Marcus Smart entered the season with the reputation for being a winner and one of the best all-around players in the country, and nothing about his first four games at the collegiate level has proven different. Smart led Oklahoma State to a title in the Puerto Rico Tip-Off by averaging 17.7 points, 4.3 assists, 8.3 boards, 1.7 blocks and 3.3 blocks in three games. Most impressive? Smart had 20 points, seven assists, seven boards, four steals and four blocks — that’s an unbelievable line — in a 20 point win over No. 6 NC State in the title game.
The season didn’t start off all that well for the Pokes. They struggled to beat UC Davis in the opener and got taken to overtime by Akron in the opener of the tournament. But after rolling over a depleted Tennessee team, Travis Ford’s team made a statement against NC State, and Smart was the biggest reason why. That’s quite impressive for a team dealing with the loss of two key players to season-ending injuries.
The All-They-Were-Good-Too Team:
G: Keith Appling and Gary Harris, Michigan State: Appling was simply unbelievable down the stretch against Kansas, scoring 16 points in the second half and five points in the final minute to ensure that the Spartans would leave Atlanta with a win. Harris had 18 in that win — included a pair of big buckets of his own down the stretch — while chipping in with 19 points in a win over Texas Southern.
G: Trevor Releford, Alabama: Releford may come off the bench for the Crimson Tide, but he’s already their most important player. He’s their best creator off the dribble, and, quite frankly, he’s the only true point guard that sees minutes. In leading the Tide to the title in the 2K Sports Classic, Releford averaged 19.5 points and 3.0 assists, shot 70% from the floor and committed just a single turnover in wins over Villanova and Oregon State.
F: Tony Snell, New Mexico: For the Lobos to be contenders in the MWC this season, Tony Snell needs to be an aggressive scorer. He had 25 points against Davidson during Marathon Madness, helping spark a comeback from 14 points down, before dropping 27 points on George Mason, including the game-winning three at the buzzer. UNM hasn’t exactly been impressive through three games, but they are 3-0 in large part due to the play of Snell.
F: Deshuan Thomas, Ohio State: Thomas looked every bit a preseason all-american as the Buckeyes won the Hall of Fame Tip-Off this weekend. In wins over Rhode Island and Washington, Thomas averaged 28.0 points and 9.0 boards while shooting 55.3% from the field and 46.2% from three.
C: Mason Plumlee, Duke: Plumlee eventually fouled out against Kentucky, but he set the tone early against the Wildcats, scoring 14 of his 18 points in the first half and outplaying UK’s twin towers. He followed that up with a 28-point, nine-rebound performance against Florida-Gulf Coast.
Bench: Askia Booker, Colorado; Devon Collier, Oregon State; Jud Dillard, Tennessee Tech; Mike Muscala, Bucknell; Ronald Roberts, St. Joseph’s; Nate Wolters, South Dakota State
Arizona commit Terrance Ferguson has been known as one of the best dunkers in the country for the last few years. So you knew the 6-foot-6 wing was going to attempt the latest internet dunk craze that’s been going around.
Some call it the, “5-point play” in which the dunker makes a 3-pointer and immediately sprints following the shot release to catch the make for an under-the-legs dunk.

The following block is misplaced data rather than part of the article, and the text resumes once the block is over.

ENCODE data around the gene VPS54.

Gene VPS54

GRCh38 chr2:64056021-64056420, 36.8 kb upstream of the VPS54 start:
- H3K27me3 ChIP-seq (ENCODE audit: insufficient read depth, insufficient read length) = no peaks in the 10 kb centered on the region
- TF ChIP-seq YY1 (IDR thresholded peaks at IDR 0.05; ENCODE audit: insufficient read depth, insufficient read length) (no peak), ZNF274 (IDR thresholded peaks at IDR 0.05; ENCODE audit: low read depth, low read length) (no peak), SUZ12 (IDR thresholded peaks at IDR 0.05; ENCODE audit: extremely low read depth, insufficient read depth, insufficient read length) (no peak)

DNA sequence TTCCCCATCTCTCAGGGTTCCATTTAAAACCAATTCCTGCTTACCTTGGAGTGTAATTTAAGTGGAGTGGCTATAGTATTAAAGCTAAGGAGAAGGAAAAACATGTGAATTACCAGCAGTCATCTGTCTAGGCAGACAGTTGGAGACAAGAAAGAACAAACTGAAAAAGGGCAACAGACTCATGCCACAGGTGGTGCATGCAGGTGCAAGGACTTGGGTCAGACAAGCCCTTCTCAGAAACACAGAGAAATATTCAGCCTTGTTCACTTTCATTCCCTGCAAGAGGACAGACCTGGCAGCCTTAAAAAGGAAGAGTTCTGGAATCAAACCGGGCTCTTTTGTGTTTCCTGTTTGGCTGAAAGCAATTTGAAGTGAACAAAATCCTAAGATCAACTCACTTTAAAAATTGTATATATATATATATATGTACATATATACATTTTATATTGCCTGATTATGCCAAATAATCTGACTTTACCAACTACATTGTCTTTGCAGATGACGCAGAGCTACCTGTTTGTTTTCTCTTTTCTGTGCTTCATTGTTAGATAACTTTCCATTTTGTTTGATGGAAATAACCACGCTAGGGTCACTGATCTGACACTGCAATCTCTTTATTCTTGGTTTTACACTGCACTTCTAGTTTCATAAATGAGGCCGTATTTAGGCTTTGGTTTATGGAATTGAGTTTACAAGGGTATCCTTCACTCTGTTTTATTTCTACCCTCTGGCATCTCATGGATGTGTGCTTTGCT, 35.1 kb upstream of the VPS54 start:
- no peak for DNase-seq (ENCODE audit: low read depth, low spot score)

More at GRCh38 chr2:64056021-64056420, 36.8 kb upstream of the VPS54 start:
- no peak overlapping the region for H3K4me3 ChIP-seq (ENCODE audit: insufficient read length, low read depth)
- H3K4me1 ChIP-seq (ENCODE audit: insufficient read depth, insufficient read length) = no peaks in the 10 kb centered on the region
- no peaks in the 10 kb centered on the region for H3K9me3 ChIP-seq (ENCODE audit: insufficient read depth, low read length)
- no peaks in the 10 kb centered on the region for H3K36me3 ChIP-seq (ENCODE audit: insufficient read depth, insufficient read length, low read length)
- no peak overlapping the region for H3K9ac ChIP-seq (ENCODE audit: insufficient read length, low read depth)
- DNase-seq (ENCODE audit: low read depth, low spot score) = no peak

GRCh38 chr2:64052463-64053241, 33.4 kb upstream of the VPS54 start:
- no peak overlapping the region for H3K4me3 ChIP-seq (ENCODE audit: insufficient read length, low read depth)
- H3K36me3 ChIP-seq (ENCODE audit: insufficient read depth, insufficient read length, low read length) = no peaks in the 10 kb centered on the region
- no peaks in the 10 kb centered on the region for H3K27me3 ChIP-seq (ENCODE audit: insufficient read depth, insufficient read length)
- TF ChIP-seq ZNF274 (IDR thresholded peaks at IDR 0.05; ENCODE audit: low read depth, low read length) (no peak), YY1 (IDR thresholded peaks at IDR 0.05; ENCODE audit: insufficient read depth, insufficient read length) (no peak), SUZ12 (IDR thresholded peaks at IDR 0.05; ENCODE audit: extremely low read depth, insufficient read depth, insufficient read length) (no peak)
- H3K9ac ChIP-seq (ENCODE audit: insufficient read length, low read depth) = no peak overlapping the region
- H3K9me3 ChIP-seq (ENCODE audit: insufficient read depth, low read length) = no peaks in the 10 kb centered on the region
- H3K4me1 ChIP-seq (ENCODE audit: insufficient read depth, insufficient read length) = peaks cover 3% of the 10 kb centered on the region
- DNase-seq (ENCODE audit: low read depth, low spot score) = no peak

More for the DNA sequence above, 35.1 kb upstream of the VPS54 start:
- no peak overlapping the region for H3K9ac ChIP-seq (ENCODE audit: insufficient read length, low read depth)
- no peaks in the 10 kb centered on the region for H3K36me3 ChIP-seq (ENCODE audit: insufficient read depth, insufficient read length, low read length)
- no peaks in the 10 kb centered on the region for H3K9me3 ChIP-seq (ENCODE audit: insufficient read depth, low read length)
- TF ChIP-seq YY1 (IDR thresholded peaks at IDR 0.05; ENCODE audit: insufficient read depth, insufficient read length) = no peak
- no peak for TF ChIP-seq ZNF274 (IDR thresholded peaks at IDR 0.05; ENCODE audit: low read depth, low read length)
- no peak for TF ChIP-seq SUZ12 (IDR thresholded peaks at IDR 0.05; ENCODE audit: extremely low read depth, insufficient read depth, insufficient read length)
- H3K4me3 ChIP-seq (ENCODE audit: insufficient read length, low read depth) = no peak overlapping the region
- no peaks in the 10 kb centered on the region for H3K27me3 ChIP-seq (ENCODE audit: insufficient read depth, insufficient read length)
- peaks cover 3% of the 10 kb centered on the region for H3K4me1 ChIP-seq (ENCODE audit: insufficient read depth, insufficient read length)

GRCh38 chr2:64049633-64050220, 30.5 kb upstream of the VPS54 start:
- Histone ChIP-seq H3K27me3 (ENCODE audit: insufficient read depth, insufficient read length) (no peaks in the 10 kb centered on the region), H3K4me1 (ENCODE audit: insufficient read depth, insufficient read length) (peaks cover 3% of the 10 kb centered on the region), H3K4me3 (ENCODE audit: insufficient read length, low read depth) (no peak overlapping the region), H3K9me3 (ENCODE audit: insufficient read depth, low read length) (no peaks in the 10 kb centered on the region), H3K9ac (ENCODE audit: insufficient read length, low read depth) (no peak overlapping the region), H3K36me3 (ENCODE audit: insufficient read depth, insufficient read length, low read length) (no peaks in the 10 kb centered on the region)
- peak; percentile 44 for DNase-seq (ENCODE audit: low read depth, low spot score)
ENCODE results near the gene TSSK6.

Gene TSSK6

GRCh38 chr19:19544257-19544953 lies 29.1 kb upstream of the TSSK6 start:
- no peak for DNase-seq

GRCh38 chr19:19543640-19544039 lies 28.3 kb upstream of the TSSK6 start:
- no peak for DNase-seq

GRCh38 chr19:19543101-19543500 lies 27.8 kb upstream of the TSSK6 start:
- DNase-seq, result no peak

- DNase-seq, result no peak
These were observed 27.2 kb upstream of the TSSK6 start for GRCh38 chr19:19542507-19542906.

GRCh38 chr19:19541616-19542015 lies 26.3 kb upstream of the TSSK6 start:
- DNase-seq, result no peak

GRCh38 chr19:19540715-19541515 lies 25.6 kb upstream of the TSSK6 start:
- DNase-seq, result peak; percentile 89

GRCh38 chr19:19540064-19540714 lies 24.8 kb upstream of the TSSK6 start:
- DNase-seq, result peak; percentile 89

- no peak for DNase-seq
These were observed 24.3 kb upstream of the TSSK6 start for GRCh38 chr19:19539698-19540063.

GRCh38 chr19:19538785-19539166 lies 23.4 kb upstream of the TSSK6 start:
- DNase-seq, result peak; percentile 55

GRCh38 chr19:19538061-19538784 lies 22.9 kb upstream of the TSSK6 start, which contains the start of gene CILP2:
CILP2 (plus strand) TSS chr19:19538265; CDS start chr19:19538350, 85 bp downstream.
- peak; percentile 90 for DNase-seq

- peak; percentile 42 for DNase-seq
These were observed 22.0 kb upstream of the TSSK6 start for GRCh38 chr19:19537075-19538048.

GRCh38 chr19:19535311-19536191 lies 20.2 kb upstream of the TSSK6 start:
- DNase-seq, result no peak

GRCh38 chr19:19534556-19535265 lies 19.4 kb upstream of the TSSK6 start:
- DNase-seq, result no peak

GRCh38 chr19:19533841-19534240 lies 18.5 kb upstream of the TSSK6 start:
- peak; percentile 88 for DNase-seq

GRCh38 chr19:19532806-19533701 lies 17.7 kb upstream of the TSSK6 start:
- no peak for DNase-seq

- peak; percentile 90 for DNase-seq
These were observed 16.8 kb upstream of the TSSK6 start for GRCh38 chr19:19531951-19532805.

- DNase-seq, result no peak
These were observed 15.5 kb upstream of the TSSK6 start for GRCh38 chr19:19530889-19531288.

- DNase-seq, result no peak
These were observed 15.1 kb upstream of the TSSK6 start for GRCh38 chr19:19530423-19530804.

It’s as tough as it sounds and Ferguson makes it look easy.
Bol Bol is the son of former NBA center Manute Bol, and the younger Bol is earning quite a bit of attention himself as a five-star prospect in the Class of 2018.
The 6-foot-11 Bol showed off some of his freakish coordination and athleticism on Friday night, by ripping a steal and taking it coast-to-coast for an under-the-legs dunk in the middle of a game at the Jayhawk Invitational.
Bol will be one of the players to watch this spring as he plays with KC Run GMC.
Iowa State guard Naz Mitrou-Long gets hardship waiver to play additional year
“Everything happens for a reason and although it hurt to not be able to play for a group of guys I loved last year, my body needed time to recover and that time off allowed me to feel the best I’ve felt since my freshman year,” Mitrou-Long said in the release. “I’m glad I’ll be able to play for the best fans in the country and represent the name on the front of my jersey, Iowa State, one more year. Words can’t describe this feeling. Cyclone Nation, be ready for a special year.”
The 6-foot-4 Long played in eight games last season for Iowa State as he averaged 12 points per game. He missed the rest of the season to deal with pain in his surgically repaired hips. Mitrou-Long has been a very effective three-point shooter during his career at Iowa State and he should be a nice option to have for next season if he’s healthy.
CIAA will stay in North Carolina despite state’s LGBT law
CHARLOTTE, N.C. (AP) The Central Intercollegiate Athletic Association says it won’t move its headquarters, its basketball tournament or other conference championships from North Carolina, despite the state’s controversial new LGBT law.
The CIAA said in a statement Thursday that it will instead partner with the NCAA to educate its members on lesbian, gay, bisexual and transgender issues as it does on other issues, like graduation rates and concussion management.
The Charlotte Observer reports that the CIAA, the oldest African-American sports conference in the U.S., has hosted its annual basketball tournament in Charlotte since 2006 and announced it was moving its headquarters to Charlotte from Virginia in 2015.
The CIAA said Thursday that it will continue to “monitor the issues,” as it has since House Bill 2 passed.
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